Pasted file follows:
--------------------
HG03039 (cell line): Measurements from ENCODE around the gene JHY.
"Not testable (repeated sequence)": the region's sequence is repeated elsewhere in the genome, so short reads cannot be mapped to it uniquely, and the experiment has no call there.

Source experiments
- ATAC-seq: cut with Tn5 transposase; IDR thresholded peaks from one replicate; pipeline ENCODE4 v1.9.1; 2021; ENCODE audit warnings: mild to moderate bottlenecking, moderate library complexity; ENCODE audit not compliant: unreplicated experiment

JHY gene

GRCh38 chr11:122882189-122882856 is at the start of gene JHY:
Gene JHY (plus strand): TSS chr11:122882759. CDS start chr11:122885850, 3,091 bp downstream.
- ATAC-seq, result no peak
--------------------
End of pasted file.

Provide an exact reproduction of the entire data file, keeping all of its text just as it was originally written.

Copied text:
HG03039 (cell line): Measurements from ENCODE around the gene JHY.
"Not testable (repeated sequence)": the region's sequence is repeated elsewhere in the genome, so short reads cannot be mapped to it uniquely, and the experiment has no call there.

Source experiments
- ATAC-seq: cut with Tn5 transposase; IDR thresholded peaks from one replicate; pipeline ENCODE4 v1.9.1; 2021; ENCODE audit warnings: mild to moderate bottlenecking, moderate library complexity; ENCODE audit not compliant: unreplicated experiment

JHY gene

GRCh38 chr11:122882189-122882856 is at the start of gene JHY:
Gene JHY (plus strand): TSS chr11:122882759. CDS start chr11:122885850, 3,091 bp downstream.
- ATAC-seq, result no peak